Back in the
By A. F. Knott
held the half carton of eggs in her right hand after closing the refrigerator
door and pushed her oxygen tank with the left. Halfway across the kitchen, the
plastic tubing snagged Tinker Bell, jerking her off the treasure table and
snapping her wand in two when she landed on the floor. Dan had bought Tink on
their trip to Pennsie twenty years back. Out of the blue he had pulled the Olds
over, said, ‘Bette, stay here,’ went inside the store and came out five minutes
later with the box. He had gotten himself a pint of Popov as well, but when
Bette opened the box, there she was, Tinker Bell.
knew if she still had her old four-wheeler, she would have swung wide of the
treasure table. They sent her a two-wheeler this time, too big for their
kitchen. She looked at Dan’s newspapers piled so high there was hardly room to
move. Bette told him, and more than once, to say "four-wheeler" when
he called the company. She figured he must not have been listening when she saw
the two- wheeler. Bette had been wanting to turn her oxygen tank off anyway and
shove the whole kit and kaboodle into the corner. Last week, the doctor told
her she couldn’t do that. He also told her she couldn’t turn it up or she’d
stop breathing, that either way she'd stop breathing. That’s what happens with
emphysema, he told her, too much oxygen and you stop breathing.
did not know that,” Bette said.
looked at Tinker Bell’s cracked wand and didn’t know what to do. She put the
eggs down, picked up Tink’s pieces and set them on the old wooden table. She
looked at the broken wand for a while then turned and pushed her tank over to
the stove and fixed Dan’s eggs. She only made him the half dozen, but made them
the way he liked, sunny side up, the way she’d be making them for the last
fifty years. Bette knew he’d be weak as a kitten after rehab or she would have
brought out a full carton.
Dan walked through the door, he spotted the eggs, and the first thing he said,
even before a hello, was: “You know what I like, Bette.”
your bag, Dan?”
I’m already being interrogated here? I just walked through the door.”
nudged the plate of eggs across the table toward his chair and pulled her chest
way up to speak.
know what you like, Dan,” Bette said, exhaling slowly.
had better know what I like, Bette.”
knew you’d be weak as a kitten, Dan, so I only made you a half dozen. And four
slices of toast, buttered both sides, the way you like it.”
half dozen is nothing. Back in the day there’d be three, four, five egg cartons
in the ice box, Bette."
know, Dan. I was the one who put them there.”
dozen is child’s play. How many times have you seen me eat two dozen?”
I’ve seen you eat two dozen plenty of times, Dan."
laugh sounded like an old lawnmower. When she started coughing, her cough
sounded like someone shaking a coffee can filled with rusty nuts and bolts.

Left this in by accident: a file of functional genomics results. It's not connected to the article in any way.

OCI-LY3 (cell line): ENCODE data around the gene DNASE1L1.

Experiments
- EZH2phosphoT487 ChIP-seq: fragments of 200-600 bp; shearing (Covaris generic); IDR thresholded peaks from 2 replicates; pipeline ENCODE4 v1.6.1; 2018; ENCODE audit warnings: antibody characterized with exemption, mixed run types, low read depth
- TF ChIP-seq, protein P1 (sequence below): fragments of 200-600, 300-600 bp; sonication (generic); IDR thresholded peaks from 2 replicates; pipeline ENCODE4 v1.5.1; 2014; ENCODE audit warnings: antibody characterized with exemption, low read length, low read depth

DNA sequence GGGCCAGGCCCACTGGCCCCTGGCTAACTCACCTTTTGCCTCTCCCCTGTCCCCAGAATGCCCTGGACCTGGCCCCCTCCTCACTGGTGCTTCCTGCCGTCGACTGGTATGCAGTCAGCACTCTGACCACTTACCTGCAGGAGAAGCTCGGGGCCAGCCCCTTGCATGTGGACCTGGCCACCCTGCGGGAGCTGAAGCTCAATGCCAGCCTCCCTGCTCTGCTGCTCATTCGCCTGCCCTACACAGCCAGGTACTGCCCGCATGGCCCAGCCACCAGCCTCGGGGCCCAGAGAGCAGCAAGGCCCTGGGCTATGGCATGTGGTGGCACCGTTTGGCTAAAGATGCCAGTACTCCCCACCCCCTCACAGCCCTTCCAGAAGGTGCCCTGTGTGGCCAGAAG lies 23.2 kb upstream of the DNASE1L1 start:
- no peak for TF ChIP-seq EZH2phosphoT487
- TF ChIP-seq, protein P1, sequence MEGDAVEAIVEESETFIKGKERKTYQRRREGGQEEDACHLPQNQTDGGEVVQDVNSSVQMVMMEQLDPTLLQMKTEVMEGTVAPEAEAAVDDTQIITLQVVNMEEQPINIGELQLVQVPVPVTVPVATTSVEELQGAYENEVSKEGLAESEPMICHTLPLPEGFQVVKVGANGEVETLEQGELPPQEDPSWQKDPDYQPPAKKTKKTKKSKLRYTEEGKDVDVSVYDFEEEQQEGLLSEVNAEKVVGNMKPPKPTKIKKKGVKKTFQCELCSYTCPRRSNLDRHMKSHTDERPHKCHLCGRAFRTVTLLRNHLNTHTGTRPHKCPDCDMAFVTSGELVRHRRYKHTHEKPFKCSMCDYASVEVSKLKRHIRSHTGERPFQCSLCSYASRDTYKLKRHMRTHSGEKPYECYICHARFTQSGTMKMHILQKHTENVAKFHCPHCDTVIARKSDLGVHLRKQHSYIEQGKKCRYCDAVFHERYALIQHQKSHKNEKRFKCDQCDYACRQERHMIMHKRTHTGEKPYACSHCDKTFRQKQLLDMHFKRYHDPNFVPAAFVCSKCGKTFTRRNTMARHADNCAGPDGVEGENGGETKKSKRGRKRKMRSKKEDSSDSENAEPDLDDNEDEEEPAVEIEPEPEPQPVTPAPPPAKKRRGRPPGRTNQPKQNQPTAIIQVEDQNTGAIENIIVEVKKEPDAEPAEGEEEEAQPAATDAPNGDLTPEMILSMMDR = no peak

pointed at the eggs.
only a half dozen you got there, Bette. I step through the door and there’s
already a problem. Is that what I get? And I don’t see something else. You know
what that something else I don’t see, Bette?”
gave her nasal prong a tug and didn’t answer. She pulled up her chest in order
to take a breath.
need a hint? We used to sit at this very same table and smoke our Chesterfields.
Incidentally, we can’t do that now because of that contraption of yours. But
what else was always there on the table that’s not there now? My Popov is
what’s not there. My Popov always stands right there by the soup tureen but for
some reason it’s not standing there right now. The price is right, and it
tastes great. Smirnoff is shit. I could make better in our bathtub
looked at Tinker Bell’s broken wand and smoothed the oxygen tubing behind each
ear then cinched it tight under her chin. She reached down and turned her
oxygen up, all the way up and felt the breeze inside her nose like the breeze
off the ocean that time they stopped in Point Pleasant on the way down to
Atlantic. Dan had taken her out on the boardwalk and bought her fresh squeezed
orange juice. The breeze off the ocean hit her in the just right. That had been
ten, fifteen years back at least.
eggs are getting cold, Dan. You must be weak as a kitten.”
am weak as a kitten, you got that right.” Dan dropped into the chair. “That
place was a fucking dump. Food was shit. I walked out the front door. I told
them that, ‘Your food is shit,’ I said, and walked out their front door.”
watched Dan take a bite of egg. She felt good now, tired, but good. The breeze,
she wasn’t sure if there was a breeze coming through the window. She realized
that couldn’t be. The window was closed. Dan had nailed it shut years ago. She
wasn’t sure where the breeze was coming from but felt like closing her eyes.
going to close my eyes for a spell, Dan, while you eat your eggs.”
are calling these eggs? These aren’t eggs, Bette. These are shit."
wiped the plate off the table. It smashed against the stove. The yolks slid
down the white porcelain and looked like sad clown’s eyes for a second then
like nothing. Bette opened her eyes for a moment and was about to say something
but didn’t. Her head dropped first onto her chest, then bounced against the
and now what, Bette?” Dan said. “You know you’re going to have to do those eggs
over and this time the full dozen. That’s the way I like them.”
looked at Bette, her head resting on the table. When he gave her a shove,
Bette’s body toppled over onto the floor, dragging Tinker Bell and her broken
Wand with it. Stacks of newspaper fell on both of them.
For crying out loud, I step through the door and this what I get?”
A. F. Knott is a self-taught collage
artist, writer and cofounder
of Hekate Publishing, whose mission is to unite artists, writers and represent
the under-represented. Sometimes sells collage in New York City's Union Square
Park . Work can be found on flickr.com/photos/afknott/ among other places.
Welcomes exchange of ideas: firstname.lastname@example.org.